October 28, 2009 3:45 am at 3:45 am #666489
Koma, the Gemara in Sanhedrin says that Hashem offered the torah to the Jews in Hebrew and Aramaic. They chose Hebrew. the Artscroll (or is it Metsudah?) footnote by “veromamtanu mikol haleshonos” is that Hashem elevated Hebrew when he chose the Jews. Be that as it may, the seforim hakedoshim say that there is a special merit to Lashon Hakodesh, and the gemara paskens that Sifrei kodesh can only be written in lashon hakodesh or Greek. The Ramban can’t be contradicting all those gemaras. He still calls it lashon hakodesh. Furthermore, the medrash says the world was created in lashon hakodesh. It still is the holy tongue.October 28, 2009 9:27 pm at 9:27 pm #666490
Ktzoys is still laughing his head off at the humor thread he started which turned serious. A groyse shkoyach for the laugh!
Back to real Torah and mitzvos.October 28, 2009 10:10 pm at 10:10 pm #666491
Und vos is azoi schlecht, genoi, mit lachen nor a bissel?October 29, 2009 3:25 pm at 3:25 pm #666492komaMember
Jothar, you are mosif and not soser. Clearly, the Imahos spoke the same language as Uncle Lavan, and so the mamaloshen of the shvotim was the same. In tune with the Ramban, you can say we picked up the lashon Hakodesh on our way to Har Sinai. It is also instuctive that HKBH offered the option of Aramis.Perhaps because that was our native toungue? Ivrit was actually the best option with the fourteen verb moods and the moveable vowelation. Why would the Canaanites have such a gift? One teirutz, it was a holdover from dor Haflaga. Other teirutz, there is a deah that the chet ham’raglim was compounded because it sealed the fate of the Canaanites. Had they not had the forty year delay in meeting the Jews, they could have done tshuva!October 29, 2009 3:55 pm at 3:55 pm #666493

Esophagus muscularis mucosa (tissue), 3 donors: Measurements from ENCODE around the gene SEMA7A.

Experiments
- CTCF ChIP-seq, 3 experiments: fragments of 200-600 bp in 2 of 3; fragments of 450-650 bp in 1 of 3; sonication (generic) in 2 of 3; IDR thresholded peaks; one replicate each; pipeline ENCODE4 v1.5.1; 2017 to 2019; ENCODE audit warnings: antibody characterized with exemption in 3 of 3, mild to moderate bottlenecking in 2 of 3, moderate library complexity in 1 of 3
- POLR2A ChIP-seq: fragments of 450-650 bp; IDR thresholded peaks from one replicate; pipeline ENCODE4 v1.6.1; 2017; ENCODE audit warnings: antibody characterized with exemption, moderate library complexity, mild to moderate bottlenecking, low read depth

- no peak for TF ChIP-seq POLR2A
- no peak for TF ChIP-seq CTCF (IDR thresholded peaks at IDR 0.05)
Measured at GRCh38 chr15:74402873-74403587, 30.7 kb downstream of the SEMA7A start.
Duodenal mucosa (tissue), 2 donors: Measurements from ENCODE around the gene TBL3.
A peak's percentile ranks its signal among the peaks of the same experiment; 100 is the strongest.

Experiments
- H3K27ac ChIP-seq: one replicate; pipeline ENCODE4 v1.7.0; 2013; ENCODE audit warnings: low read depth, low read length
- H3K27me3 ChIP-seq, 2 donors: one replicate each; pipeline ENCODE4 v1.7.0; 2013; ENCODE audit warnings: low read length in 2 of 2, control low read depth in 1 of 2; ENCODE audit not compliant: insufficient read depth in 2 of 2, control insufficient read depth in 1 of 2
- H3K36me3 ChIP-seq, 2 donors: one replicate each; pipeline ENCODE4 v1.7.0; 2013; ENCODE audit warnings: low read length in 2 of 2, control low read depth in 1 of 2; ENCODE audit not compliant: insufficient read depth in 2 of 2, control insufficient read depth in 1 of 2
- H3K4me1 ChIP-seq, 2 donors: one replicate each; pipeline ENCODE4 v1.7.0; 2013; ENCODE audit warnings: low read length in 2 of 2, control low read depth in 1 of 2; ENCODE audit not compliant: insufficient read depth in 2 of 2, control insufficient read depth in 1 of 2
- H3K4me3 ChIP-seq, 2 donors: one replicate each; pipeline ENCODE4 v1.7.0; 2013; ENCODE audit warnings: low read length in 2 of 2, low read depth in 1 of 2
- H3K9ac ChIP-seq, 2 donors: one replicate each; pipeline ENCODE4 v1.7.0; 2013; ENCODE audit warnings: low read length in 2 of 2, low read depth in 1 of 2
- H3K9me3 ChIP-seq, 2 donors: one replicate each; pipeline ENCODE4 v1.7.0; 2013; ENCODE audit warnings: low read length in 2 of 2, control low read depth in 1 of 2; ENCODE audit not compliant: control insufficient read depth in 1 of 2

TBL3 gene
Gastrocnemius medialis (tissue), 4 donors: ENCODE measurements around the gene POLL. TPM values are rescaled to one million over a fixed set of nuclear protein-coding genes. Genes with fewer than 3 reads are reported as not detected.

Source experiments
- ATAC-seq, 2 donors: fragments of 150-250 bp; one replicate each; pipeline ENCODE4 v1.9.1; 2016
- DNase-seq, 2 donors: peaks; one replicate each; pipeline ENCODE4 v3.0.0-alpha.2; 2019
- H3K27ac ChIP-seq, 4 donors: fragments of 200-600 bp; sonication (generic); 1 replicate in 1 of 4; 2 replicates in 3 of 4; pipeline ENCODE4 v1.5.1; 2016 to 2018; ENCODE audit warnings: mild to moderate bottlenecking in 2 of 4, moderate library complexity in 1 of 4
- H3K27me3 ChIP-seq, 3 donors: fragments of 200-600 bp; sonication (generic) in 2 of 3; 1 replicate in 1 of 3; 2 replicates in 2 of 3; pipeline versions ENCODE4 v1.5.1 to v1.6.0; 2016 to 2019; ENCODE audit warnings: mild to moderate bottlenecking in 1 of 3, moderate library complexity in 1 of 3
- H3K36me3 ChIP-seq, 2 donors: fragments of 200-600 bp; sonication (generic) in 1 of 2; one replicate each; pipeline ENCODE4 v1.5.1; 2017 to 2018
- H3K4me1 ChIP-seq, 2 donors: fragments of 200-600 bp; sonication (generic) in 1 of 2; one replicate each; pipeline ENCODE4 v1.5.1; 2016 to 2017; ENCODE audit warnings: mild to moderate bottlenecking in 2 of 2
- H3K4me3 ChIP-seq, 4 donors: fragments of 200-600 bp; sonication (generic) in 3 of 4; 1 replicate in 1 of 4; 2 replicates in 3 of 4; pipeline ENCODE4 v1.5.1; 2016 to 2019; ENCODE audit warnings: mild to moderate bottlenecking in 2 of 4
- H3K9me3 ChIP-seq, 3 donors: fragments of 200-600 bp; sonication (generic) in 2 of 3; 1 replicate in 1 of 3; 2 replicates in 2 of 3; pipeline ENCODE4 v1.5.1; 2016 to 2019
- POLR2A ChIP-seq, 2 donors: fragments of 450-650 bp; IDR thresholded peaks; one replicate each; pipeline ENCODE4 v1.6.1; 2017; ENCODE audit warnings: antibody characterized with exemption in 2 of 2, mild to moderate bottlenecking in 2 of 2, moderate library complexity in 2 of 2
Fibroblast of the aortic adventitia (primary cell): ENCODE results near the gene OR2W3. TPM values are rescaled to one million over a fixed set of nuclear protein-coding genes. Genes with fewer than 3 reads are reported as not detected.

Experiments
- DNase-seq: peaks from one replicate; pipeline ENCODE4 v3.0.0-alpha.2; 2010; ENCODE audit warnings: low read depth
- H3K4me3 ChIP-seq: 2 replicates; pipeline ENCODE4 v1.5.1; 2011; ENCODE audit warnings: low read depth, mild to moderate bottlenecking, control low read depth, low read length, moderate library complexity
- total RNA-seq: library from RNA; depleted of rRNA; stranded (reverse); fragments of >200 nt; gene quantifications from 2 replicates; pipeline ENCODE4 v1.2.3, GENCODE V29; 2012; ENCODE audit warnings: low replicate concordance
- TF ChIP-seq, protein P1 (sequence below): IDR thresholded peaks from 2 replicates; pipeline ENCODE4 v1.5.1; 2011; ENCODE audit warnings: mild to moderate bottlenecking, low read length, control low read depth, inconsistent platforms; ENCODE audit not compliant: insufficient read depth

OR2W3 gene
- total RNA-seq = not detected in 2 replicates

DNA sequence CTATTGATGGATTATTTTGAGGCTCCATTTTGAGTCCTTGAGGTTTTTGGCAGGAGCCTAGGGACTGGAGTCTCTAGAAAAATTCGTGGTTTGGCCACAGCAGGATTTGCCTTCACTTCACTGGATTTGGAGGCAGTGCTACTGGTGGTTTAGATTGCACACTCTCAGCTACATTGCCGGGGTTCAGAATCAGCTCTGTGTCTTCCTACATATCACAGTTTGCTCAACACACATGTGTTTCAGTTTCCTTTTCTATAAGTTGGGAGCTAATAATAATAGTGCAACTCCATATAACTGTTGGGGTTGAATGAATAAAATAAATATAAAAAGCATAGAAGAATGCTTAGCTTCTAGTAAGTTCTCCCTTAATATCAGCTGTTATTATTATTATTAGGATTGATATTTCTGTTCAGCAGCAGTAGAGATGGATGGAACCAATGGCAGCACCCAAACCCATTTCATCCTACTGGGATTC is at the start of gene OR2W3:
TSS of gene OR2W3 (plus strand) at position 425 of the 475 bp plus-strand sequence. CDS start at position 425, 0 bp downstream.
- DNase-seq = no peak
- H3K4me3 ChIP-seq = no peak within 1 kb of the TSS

So Lovon didn’t speak Yiddish? Go figure….October 29, 2009 4:48 pm at 4:48 pm #666494
I once heard a vort from Rav Bruk ZT”L that Lavan called it yegar sahadusa, Yaakov Called it Gal Eid. Then Lavan called it Gal Eid. Yaakov stood up for lashon hakodesh, and Lavan acquiesced.October 29, 2009 5:29 pm at 5:29 pm #666495Pashuteh YidMember
One thing I will say about Yiddish is that no other language has a word like Oisvarf. I never knew exactly what it means, but it is my favorite word. Everybody should say Oisvarf three times a day.October 29, 2009 6:42 pm at 6:42 pm #666496
The confusion arises when an Oisvorf has an Oifruf.October 29, 2009 9:33 pm at 9:33 pm #666497Pashuteh YidMember
Sammy, the modern people call it Osevarf. The Sephardim call it Otevarf.October 29, 2009 10:32 pm at 10:32 pm #666498
Ai-ai-ai (sometimes spelled “ai-yi-yi”) – an exclamation of strong emotion
Bagel – a hard ring-shaped bread roll
Blintz – a sweet cheese-filled crepe (from Yiddish blintse)
Bubkes (also spelled “bupkis”) – nothing, as in He isn’t worth bubkes (from Yiddish bobkes ‘little beans’)
Chutzpah – audacity, effrontery (from Yiddish khutspe)
Genug – enough
Gonef – thief (from Yiddish ganef, from Hebrew ganav)
Klutz – clumsy person (perhaps from Yiddish klots ‘wooden beam’)
Kosher – conforming to Jewish dietary laws. Slang: appropriate, legitimate.
Kvell – beam/ be proud
Kvetch – complain (from Yiddish kvetshn ‘press, squeeze’)
Lox – smoked salmon (from Yiddish laks ‘salmon’)
Macher – big shot, important person (e.g. within an organization)
Maven – expert (from Yiddish meyvn, from Hebrew mevin ‘one who understands’)
Mazel – luck
Mazel tov! – congratulations! (literally, ‘good luck’, from Hebrew)
Megillah – a long, document or discourse (from Yiddish megile, from Hebrew megillah ‘scroll’)
Mensch – an upright man; a decent human being (from Yiddish mentsh ‘person’)
Meshuga – crazy